Without considering the time value of money, it would take in excess of twelve years of (illegal) tax savings to make up for the loss of $100,000 in business value. The lesson: In trying to screw the government, business owners often find themselves on the short end of the stick; often in more ways than one.

Eliminate co-mingling of business and non business assets

A common practice among closely held companies is to co-mingle non business assets and expenses with business assets and expenses. I have seen businesses owning motor coaches, boats and airplanes; all reported as business assets. The costs of maintaining and operating the assets were expensed as regular business operating expenses.

It is true that those businesses (not audited by the IRS) are saving a certain amount of income tax, and providing an extra “fringe” benefit for the owners of the company.

Wise business owners should endeavor to separate non business assets from the business in the three to five years before a planned sale of the company. Doing so will make it much easier to accurately measure and reflect the true earning power of the business, as it will be unfettered by the capital investment in non business assets and the associated costs.

Buyers of your business are generally purchasing future income and benefit streams that will be produced by your business. The leaner and more productive your business is–the more it is worth. It is never too early to begin segregating non business assets from your business, as it may take some planning and time.

Do your own due diligence

Some executives of both public and private firms get a physical check-up once a year. Many of these same executives think nothing of having their personal investments reviewed at least once a year, if not more often. Yet, these same prudent executives never consider giving their company an annual physical, unless they are required to by company rules, regulations or some other necessary reason.

Anyone interested in purchasing your business will perform “due diligence” procedures on your business before closing on the purchase. All too often, sellers are surprised at the skeletons purchasers can find in the closet. These skeletons can reduce the value of your company, and in some cases, kill any chance at closing a sale. What skeletons are your company’s closets?

Why not give your business a periodic physical? In essence, I am suggesting you would do well to treat your business as if someone else owned it–and you were the potential purchaser. What problems would you discover that could cause you and your advisors to reduce or withdraw your offer?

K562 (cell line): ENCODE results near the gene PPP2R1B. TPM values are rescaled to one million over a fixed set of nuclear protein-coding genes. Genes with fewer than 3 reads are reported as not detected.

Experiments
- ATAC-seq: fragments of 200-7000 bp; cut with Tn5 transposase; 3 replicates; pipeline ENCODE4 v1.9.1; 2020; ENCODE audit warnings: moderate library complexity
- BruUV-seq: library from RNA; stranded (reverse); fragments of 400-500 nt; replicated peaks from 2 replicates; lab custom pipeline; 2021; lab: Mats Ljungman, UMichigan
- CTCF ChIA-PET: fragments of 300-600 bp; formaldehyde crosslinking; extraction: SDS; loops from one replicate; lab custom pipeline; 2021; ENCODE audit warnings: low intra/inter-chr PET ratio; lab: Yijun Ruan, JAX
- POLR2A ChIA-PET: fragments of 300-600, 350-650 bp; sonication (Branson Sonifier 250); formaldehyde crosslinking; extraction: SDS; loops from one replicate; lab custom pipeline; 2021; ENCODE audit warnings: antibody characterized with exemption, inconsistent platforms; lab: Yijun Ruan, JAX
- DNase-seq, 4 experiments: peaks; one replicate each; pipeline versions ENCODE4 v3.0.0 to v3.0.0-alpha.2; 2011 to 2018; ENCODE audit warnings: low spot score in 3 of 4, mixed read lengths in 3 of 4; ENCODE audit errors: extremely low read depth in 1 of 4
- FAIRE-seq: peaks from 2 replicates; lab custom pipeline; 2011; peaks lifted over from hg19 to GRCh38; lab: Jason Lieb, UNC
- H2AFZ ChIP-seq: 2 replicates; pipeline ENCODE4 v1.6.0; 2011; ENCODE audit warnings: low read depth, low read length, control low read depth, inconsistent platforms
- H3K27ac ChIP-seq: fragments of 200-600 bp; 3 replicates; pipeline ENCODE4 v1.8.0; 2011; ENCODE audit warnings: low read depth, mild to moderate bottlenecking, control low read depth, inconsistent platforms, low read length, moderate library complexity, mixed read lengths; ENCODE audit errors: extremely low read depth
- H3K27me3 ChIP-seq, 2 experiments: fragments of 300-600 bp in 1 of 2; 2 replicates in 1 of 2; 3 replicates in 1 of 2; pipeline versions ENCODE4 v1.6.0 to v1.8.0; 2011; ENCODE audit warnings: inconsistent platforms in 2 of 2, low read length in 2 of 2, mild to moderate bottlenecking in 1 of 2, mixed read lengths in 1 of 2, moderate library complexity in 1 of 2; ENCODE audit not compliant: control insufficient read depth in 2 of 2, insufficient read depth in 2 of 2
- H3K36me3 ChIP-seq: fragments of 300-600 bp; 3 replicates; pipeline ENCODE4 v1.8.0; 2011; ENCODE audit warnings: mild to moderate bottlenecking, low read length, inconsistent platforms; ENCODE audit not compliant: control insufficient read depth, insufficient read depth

Spending the time and money to discover and fix your company’s problems now will pay huge dividends in the form of increased company value–which is exactly what you want when it’s time to sell.

Compliance with taxing and regulatory authorities

Mountains of regulation often seem to impede a company’s growth and profitability. Some regulations might seem rather easy to “slight” or ignore.

Take for example one of my recent sellers who swore to me that the business had no regulatory violations of any type. I reminded the seller that anything “hidden in the closet” would most likely be discovered in a buyer’s due diligence (investigatory) process. “Nope–no problems of any kind” I was assured.

Well, guess what the buyer’s due diligence turned up? Seems the seller had a couple of shipping/storage containers sitting behind the building–which the sellers KNEW were in violation of local zoning ordinances. How did they know? They had received four previous “reminders” from the trustees about the containers, and the need to remove them.

“Why didn’t you mention that to me, or disclose that fact on your disclosure statement?” I asked. “Gee, nothing ever happened and the township never did anything–so we just figured it was no big deal.” Was the seller’s reasoning.

No big deal, except when the purchaser turned up the non compliance issue, it threw a few extra wrinkles into the mix. In that case, the issue was easily resolved (yet, much to the additional cost and chagrin of the sellers). But, sometimes known violations are not so easily remedied. In those instances, a seller runs the risk of blowing a good deal.

What’s the bottom line?

Clean up any tax, industry, OSHA, EPA or zoning issues with which your company does not comply.

Organize and keep records available. One never knows when opportunity might knock. If and when it does knock, will you be ready to strike while the iron is hot? How many times have you heard someone say something like, “I’d sell anything, including my business for the right price?”

Maybe you have even said it yourself. But would you know what paperwork and documents a serious buyer will immediately need in order to pursue the purchase? When a qualified buyer is ready to begin serious due diligence, they will need a variety of company documents.

Following is a partial list of things a buyer will ask for:

o Three to five years income tax returns